House GOP leaders delay vote on Libya resolution
Republican leaders in the House have put off a resolution that would demand an end to U.S. military operations in Libya — postponing a vote that could reveal the depth of opposition to the Libya campaign in both parties.
The delay was announced Wednesday morning by Rep. Dennis J. Kucinich (D-Ohio), who wrote the resolution. Citing authority given to Congress in the 1973 War Powers Resolution, it would direct President Obama to remove U.S. forces from Libya.
No Congress has removed forces from combat since the act was passed. And in this case, the move would mean backing out of a NATO-led operation where U.S. planes and drones fly a significant number of sorties.
So it’s not clear that Kucinich’s resolution would have even come close to passing.
But Republican leaders, who have shied away from confrontation with Obama over Libya, appeared unwilling to take that risk.
The vote on Kucinich’s bill had been expected Wednesday. Now, it is on hold.
A leadership aide said that all House Republicans would meet Thursday to talk about Libya. The vote on Kucinich’s bill would not be rescheduled, the aide said, until afterward. “Members on both sides of the aisle are extremely frustrated with the administration’s failure to communicate the strategy in Libya,” the aide said.
Kucinich criticized the decision in a written statement.
“I am disappointed that the President and leadership feel the need to buy even more time to shore up support for the war in Libya,” he said. “It’s not surprising that some are now wondering if a preliminary vote count on my resolution came out in favor of defending the Constitution.”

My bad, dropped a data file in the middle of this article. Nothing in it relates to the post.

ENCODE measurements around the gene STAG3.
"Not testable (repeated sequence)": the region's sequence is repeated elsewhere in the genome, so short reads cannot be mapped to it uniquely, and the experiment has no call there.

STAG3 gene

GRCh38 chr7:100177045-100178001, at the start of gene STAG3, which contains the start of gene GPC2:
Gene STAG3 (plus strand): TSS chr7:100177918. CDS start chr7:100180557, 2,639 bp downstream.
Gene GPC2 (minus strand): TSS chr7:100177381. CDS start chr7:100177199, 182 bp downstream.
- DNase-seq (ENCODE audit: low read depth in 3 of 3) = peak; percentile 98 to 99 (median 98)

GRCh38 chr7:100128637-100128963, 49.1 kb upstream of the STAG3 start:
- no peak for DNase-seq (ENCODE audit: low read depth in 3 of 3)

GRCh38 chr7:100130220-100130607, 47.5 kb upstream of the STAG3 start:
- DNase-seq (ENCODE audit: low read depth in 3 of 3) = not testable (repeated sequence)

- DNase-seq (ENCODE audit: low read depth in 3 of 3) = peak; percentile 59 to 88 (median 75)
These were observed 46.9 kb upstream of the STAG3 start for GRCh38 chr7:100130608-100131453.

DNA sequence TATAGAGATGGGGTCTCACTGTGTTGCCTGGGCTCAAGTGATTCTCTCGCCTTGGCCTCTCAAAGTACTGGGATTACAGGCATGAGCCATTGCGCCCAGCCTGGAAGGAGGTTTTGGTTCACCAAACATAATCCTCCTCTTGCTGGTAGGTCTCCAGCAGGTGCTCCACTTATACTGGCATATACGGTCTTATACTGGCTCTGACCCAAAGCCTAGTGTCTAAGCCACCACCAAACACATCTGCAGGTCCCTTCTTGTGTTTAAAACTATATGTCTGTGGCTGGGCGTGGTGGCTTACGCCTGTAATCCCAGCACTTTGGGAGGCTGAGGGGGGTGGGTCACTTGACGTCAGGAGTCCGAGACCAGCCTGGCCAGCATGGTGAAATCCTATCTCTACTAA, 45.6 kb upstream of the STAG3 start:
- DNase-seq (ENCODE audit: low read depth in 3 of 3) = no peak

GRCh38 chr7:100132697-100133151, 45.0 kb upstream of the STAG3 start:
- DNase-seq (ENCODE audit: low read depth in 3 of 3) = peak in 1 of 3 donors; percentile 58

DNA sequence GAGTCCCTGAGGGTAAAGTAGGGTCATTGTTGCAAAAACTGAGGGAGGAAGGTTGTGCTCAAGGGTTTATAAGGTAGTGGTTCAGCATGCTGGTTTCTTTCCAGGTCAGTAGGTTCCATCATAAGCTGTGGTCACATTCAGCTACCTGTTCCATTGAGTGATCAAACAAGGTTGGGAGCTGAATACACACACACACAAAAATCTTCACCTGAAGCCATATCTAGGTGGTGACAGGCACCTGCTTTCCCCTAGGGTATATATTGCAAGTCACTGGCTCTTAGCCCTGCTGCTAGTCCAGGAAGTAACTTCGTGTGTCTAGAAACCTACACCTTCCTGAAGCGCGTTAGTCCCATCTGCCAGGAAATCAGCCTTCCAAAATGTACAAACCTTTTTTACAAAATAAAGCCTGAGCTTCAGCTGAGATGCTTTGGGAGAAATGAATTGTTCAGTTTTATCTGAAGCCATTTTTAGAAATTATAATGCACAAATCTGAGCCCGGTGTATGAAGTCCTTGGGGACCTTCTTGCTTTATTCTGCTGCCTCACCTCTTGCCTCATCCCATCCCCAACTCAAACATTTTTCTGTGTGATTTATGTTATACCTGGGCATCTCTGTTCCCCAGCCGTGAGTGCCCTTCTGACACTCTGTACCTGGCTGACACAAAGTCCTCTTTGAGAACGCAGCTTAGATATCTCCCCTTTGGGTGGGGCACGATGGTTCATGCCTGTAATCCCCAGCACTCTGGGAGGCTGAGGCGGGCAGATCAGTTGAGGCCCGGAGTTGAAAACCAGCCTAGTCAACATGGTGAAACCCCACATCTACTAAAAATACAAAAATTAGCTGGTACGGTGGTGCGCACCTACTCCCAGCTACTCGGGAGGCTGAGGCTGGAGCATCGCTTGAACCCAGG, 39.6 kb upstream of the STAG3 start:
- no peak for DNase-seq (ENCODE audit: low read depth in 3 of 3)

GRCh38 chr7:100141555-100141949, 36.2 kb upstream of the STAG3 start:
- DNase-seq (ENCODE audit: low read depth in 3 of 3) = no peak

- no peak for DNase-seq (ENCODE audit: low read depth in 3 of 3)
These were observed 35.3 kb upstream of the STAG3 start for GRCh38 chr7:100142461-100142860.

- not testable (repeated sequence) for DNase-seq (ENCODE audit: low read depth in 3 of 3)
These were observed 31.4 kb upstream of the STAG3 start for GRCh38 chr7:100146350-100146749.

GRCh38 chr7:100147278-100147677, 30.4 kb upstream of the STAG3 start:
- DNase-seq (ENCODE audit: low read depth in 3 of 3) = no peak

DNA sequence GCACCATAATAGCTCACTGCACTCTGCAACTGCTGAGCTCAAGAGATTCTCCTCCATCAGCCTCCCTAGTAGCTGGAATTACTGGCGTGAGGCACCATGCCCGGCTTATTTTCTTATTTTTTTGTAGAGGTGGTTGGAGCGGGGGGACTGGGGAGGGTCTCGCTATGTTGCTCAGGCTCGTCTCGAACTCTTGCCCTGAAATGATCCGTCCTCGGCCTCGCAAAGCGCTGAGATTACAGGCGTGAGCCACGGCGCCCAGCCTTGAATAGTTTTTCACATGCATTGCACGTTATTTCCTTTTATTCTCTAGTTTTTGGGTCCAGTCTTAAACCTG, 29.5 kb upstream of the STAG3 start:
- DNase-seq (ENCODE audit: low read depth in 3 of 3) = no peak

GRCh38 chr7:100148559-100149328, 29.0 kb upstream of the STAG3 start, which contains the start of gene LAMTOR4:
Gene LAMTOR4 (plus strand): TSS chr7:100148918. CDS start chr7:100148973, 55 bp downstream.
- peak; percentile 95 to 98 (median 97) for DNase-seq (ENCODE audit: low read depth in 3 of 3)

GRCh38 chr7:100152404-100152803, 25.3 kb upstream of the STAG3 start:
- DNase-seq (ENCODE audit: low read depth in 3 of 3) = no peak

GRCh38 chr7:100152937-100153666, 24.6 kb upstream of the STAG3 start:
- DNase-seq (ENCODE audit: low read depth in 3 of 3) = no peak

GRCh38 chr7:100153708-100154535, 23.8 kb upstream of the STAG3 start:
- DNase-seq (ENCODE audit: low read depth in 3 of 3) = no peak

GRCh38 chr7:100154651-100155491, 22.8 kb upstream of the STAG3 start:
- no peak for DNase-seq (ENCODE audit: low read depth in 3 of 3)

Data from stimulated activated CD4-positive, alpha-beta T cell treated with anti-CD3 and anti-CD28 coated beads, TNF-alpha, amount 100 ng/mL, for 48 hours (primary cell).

The decision also drew anger from rank-and-file House Republicans, who questioned their leaders about it on Wednesday morning, according to one legislator present.
“I don’t know why our leadership doesn’t want to have that vote,” said Rep. John Campbell (R-Calif.). “I think that they’re flat wrong.”
Campbell said that other Republicans had raised concerns about the costs and entanglements of a drawn-out war in Libya. He said they were also unhappy about the way Obama has handled his obligations under the War Powers Resolution, which requires the president to obtain congressional permission for overseas operations within 60 days of notifying Congress.
In this case, the deadline was missed. The administration has said it has the authority it needs to conduct the operation in Libya, although Obama said he welcomed a resolution of support from Congress.
That sort of resolution has been introduced in the Senate, but it will not be voted on until at least next week.
“Put a resolution up, and let us express . . . to the president that, ‘You no longer have the authority of this Congress to conduct military operations in that country,’ ” Campbell said. “The response [from GOP leaders] is inconclusive.”